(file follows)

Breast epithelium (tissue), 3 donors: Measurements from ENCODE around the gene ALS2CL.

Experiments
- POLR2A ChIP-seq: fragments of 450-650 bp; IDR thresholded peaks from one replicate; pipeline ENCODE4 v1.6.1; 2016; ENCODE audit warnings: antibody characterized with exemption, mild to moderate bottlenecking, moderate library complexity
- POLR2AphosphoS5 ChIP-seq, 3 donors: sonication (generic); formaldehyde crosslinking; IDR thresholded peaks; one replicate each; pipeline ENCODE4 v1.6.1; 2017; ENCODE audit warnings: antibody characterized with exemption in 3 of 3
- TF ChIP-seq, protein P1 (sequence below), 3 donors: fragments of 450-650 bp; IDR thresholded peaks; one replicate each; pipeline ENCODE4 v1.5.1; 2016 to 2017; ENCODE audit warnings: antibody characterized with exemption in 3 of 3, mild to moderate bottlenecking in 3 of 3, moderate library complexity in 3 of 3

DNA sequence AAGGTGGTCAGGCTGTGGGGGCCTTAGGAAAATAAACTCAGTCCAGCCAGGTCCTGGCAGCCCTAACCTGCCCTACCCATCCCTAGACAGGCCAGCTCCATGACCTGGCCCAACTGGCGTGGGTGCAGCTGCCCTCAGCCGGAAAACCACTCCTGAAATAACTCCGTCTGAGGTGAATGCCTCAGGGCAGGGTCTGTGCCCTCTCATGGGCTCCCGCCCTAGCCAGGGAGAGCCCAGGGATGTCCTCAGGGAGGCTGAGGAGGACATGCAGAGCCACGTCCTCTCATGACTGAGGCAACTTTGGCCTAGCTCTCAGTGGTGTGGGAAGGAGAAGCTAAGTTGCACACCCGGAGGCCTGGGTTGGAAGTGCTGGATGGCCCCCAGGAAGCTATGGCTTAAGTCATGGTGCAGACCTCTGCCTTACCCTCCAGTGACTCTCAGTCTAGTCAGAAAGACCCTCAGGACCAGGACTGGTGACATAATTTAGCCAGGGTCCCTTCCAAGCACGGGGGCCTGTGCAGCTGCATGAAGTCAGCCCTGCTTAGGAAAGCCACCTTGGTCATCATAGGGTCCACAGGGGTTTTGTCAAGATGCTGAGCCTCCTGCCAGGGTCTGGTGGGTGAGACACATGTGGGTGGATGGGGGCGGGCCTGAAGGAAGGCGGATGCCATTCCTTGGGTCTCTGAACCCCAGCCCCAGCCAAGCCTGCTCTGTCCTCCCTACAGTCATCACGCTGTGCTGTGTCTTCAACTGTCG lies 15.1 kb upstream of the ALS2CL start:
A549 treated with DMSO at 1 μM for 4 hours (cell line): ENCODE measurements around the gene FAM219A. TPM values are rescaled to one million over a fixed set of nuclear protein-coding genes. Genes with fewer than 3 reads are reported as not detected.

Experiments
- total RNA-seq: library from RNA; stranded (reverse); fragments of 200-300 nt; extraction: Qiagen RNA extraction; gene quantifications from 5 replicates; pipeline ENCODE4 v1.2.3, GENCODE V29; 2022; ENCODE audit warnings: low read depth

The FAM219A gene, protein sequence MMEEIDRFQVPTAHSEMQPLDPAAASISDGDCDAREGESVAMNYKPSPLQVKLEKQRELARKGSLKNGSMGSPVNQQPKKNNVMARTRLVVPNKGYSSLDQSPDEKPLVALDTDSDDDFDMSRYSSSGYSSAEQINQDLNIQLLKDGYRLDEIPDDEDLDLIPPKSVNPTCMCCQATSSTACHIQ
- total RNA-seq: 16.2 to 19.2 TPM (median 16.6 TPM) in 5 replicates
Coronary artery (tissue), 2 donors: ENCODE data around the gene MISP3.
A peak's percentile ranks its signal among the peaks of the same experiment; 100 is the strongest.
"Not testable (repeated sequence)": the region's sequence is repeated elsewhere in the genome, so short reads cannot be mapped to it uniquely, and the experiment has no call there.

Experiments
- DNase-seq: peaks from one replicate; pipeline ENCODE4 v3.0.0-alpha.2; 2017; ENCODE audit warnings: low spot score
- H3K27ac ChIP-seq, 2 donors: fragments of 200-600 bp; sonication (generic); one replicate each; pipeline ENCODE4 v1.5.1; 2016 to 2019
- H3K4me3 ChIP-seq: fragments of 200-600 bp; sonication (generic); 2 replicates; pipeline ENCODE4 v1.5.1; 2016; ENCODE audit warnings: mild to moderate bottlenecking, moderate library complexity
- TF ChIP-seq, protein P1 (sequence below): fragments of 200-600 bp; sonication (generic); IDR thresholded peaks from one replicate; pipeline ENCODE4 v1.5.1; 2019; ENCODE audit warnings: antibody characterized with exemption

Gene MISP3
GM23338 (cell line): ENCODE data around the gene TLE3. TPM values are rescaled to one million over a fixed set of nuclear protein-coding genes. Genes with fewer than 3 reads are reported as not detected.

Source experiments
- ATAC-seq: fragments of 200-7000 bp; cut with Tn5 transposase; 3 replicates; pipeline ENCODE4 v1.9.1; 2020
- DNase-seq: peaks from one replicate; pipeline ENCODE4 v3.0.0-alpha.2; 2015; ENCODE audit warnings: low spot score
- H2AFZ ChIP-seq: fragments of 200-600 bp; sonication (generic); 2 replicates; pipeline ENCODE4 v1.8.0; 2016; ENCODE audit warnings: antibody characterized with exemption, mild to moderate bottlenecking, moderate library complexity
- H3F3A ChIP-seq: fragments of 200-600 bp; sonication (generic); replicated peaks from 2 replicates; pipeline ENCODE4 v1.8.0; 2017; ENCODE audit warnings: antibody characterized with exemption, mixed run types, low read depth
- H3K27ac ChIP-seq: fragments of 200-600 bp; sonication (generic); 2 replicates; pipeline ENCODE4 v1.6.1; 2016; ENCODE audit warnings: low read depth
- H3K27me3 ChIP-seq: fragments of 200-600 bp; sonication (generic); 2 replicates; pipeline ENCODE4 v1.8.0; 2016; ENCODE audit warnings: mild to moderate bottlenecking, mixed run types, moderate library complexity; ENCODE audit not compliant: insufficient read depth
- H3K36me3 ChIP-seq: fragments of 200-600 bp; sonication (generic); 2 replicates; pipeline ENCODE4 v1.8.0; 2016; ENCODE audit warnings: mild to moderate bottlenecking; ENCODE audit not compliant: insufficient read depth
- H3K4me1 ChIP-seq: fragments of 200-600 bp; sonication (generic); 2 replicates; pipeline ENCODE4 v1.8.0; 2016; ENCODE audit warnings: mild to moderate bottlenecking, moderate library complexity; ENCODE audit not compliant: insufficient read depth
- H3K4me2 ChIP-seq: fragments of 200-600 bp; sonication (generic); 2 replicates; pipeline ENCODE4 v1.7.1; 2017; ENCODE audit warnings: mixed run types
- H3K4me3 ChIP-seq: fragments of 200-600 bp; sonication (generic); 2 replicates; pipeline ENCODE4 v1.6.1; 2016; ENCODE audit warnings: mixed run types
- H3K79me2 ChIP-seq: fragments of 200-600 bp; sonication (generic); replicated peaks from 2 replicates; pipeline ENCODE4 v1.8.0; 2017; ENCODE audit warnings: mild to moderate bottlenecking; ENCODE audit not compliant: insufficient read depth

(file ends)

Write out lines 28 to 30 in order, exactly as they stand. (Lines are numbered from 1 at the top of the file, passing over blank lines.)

- H3K27me3 ChIP-seq: fragments of 200-600 bp; sonication (generic); 2 replicates; pipeline ENCODE4 v1.8.0; 2016; ENCODE audit warnings: mild to moderate bottlenecking, mixed run types, moderate library complexity; ENCODE audit not compliant: insufficient read depth
- H3K36me3 ChIP-seq: fragments of 200-600 bp; sonication (generic); 2 replicates; pipeline ENCODE4 v1.8.0; 2016; ENCODE audit warnings: mild to moderate bottlenecking; ENCODE audit not compliant: insufficient read depth
- H3K4me1 ChIP-seq: fragments of 200-600 bp; sonication (generic); 2 replicates; pipeline ENCODE4 v1.8.0; 2016; ENCODE audit warnings: mild to moderate bottlenecking, moderate library complexity; ENCODE audit not compliant: insufficient read depth